August 21 – September 4, 2020
Jonathan Korotko is an artist who works with fiber in sculptural form. He visually and critically investigates domestic interiors in terms of gendered power dynamics. Working with yarn and string, Korotko wraps objects and creates new skins for them, cloaking and distorting the often sexualized associations of the original. Playful hand-rendered and applied surfaces create alternative imaginations of opulence and theatricality. He wants people to think about the significance of ornamentation and decoration as part of political mobilization in feminist and queer history. He received his MFA in Printmedia at the School of the Art Institute of Chicago in 2019 and has exhibited across the United States as well as internationally. Jonathan has been an artist-in-residence at Ox-Bow School of Art and Franconia Sculpture Park, and will be a resident at PlySpace, The Studios at MASS MoCA, and Good Hart Artist Residency in 2020.
Artist Statement / Project
I look at how exotic animal imagery was incorporated into ornamental designs and patterns that covered all manners of wall surfaces and furniture in eighteenth-century France, England, and the Netherlands. The popularity of these designs and objects was part of a program of cultivating aesthetic taste that focused on exotic animal imagery as signifiers of class and as vehicles of desire. The pursuit of the exotic spoke to imperialistic ideologies of territorial expansion and the acceleration of consumption as part of fashion under colonial modernity. I would like to combine this historical research of how taste and desire were formed through exotic animal imagery with my long standing interest in perfume bottles. After all, perfume bottles hold scents that are associated with romantic pursuit, which has historically been coded in predatorial terms. The bedchamber, dressing room, and powder room are specifically noteworthy, as these are spaces of self-preparation where individuals are primed for courtship and where they are often surrounded by animal iconographies that allegorize pursuit. How might we think of these interiors as fantasy spaces in which taste and desire are trained in terms of animalistic instincts? How are subjects of conquest and courting imagined through pattern and ornament?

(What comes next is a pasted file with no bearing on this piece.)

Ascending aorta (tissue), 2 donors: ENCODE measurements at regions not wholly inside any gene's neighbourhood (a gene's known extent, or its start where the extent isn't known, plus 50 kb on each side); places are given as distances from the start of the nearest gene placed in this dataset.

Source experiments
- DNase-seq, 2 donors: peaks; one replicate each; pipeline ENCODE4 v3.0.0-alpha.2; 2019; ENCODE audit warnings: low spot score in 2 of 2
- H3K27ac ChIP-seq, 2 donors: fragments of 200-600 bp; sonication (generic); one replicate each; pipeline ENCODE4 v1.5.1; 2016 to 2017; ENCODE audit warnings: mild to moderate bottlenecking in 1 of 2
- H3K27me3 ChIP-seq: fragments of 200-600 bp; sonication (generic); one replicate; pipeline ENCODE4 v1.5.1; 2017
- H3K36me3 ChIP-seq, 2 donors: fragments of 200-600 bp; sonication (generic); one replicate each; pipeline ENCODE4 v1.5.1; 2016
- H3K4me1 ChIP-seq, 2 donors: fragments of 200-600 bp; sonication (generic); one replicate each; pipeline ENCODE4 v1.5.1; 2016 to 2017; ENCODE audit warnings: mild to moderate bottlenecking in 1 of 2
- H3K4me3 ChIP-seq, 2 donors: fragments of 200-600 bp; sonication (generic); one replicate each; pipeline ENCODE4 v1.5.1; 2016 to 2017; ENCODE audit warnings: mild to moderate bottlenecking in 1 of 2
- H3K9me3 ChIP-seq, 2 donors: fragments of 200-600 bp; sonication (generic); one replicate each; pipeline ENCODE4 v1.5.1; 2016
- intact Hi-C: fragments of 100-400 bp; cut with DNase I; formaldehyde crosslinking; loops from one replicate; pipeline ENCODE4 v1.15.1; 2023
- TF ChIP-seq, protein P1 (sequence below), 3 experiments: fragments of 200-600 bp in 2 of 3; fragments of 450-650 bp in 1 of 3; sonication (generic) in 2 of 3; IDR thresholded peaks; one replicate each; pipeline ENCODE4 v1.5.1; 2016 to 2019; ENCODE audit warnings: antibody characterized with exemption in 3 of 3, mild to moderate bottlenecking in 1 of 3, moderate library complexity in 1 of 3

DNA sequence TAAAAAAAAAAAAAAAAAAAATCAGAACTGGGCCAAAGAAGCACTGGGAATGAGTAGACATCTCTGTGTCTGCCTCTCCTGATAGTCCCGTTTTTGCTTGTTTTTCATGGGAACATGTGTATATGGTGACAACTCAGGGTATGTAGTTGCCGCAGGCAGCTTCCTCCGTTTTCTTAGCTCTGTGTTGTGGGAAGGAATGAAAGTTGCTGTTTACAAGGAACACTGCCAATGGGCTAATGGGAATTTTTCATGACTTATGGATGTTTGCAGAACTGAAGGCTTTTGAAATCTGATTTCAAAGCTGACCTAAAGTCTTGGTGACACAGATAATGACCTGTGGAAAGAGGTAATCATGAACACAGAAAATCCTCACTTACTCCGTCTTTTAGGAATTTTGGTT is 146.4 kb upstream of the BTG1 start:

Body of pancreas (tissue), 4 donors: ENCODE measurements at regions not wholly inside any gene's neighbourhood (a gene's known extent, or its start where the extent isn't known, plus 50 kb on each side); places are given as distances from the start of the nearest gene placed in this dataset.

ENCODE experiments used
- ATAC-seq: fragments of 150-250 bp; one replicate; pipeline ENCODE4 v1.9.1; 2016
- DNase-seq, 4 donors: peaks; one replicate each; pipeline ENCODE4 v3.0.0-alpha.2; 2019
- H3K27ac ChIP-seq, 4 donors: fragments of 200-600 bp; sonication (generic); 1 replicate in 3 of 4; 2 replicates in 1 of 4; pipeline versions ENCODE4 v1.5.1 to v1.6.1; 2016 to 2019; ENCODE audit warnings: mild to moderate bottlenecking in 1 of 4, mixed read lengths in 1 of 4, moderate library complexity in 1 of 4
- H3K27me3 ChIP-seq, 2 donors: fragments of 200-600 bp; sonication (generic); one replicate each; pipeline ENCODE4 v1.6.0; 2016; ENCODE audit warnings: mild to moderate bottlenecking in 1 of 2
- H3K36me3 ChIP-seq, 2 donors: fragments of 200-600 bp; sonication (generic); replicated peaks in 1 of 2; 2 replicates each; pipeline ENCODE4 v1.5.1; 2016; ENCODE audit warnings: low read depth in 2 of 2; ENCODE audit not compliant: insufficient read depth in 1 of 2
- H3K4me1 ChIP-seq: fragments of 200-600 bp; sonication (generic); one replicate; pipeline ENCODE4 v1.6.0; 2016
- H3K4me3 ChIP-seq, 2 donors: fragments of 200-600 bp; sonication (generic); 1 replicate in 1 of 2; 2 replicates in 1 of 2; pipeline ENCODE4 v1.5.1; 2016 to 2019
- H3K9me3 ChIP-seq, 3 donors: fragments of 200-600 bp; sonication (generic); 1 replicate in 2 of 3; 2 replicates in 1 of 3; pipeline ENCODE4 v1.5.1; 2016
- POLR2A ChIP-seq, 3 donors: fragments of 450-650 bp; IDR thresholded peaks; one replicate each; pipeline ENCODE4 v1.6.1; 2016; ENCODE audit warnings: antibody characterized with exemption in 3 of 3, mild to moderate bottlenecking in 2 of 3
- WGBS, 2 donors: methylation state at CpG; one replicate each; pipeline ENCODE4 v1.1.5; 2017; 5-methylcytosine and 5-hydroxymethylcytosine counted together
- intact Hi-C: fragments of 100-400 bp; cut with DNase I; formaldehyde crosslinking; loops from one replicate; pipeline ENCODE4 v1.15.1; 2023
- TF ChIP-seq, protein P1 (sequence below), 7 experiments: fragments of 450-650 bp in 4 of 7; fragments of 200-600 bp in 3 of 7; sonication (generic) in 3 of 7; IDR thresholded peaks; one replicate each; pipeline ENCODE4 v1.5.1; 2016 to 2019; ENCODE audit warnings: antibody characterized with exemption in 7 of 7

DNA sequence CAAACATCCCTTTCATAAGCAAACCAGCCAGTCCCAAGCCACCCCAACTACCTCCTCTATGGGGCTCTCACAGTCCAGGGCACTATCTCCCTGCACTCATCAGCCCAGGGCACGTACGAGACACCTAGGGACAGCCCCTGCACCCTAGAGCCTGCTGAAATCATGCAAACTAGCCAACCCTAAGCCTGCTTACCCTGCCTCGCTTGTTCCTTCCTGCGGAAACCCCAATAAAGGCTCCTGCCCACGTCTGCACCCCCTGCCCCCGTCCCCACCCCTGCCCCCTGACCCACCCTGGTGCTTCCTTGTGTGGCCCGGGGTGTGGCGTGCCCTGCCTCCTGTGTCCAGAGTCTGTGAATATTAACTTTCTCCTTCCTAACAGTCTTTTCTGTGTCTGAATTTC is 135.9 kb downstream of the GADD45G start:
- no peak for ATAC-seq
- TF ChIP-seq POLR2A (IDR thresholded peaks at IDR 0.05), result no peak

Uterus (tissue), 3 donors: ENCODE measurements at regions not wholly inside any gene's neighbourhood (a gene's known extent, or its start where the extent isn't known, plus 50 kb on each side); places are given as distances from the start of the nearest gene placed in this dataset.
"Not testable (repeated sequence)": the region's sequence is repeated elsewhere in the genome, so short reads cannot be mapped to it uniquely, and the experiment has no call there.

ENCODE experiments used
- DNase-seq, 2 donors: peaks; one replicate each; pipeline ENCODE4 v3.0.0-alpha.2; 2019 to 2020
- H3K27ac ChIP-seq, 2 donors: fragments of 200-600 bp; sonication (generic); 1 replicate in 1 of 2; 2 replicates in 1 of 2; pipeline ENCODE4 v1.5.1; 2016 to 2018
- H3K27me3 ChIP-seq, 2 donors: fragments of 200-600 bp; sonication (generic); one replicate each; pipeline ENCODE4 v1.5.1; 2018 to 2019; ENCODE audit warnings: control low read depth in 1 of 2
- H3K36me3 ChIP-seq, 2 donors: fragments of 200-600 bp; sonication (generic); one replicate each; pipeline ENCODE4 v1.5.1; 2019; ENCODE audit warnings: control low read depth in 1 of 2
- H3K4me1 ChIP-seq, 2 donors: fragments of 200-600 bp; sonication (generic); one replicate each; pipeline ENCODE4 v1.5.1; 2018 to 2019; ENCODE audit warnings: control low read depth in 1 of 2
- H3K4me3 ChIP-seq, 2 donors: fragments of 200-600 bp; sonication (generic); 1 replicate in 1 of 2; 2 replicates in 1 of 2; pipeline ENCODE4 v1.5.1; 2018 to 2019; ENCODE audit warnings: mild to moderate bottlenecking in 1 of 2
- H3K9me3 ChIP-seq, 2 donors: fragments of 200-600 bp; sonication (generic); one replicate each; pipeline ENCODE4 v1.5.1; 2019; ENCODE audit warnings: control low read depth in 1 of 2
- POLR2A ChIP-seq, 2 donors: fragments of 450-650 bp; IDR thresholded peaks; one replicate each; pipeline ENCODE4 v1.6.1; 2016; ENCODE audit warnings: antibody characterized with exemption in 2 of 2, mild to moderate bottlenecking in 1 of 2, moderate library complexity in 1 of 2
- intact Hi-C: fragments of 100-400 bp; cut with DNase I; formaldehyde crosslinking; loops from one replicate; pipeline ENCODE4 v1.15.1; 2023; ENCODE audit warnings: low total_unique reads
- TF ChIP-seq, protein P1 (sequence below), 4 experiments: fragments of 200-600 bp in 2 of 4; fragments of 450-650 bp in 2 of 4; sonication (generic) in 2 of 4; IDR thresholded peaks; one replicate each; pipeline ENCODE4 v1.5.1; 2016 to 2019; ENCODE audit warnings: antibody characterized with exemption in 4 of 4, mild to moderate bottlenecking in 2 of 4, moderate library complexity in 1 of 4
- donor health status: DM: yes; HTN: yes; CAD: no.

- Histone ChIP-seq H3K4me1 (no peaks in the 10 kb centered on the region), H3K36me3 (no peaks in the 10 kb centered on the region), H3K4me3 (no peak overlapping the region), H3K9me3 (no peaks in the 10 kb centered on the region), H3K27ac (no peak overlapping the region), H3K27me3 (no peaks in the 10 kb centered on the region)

My new body of sculptures would incorporate fiber-based materials that allude to exotic animal commodities, be it feather, fur, leather, or ivory. This work would begin during my residency at MASS MoCA in winter 2020, during which I will be in the fiber studios to weave tapestries that will be applied as upholstery onto furniture-based wooden forms. I plan to continue this work while at Good Hart.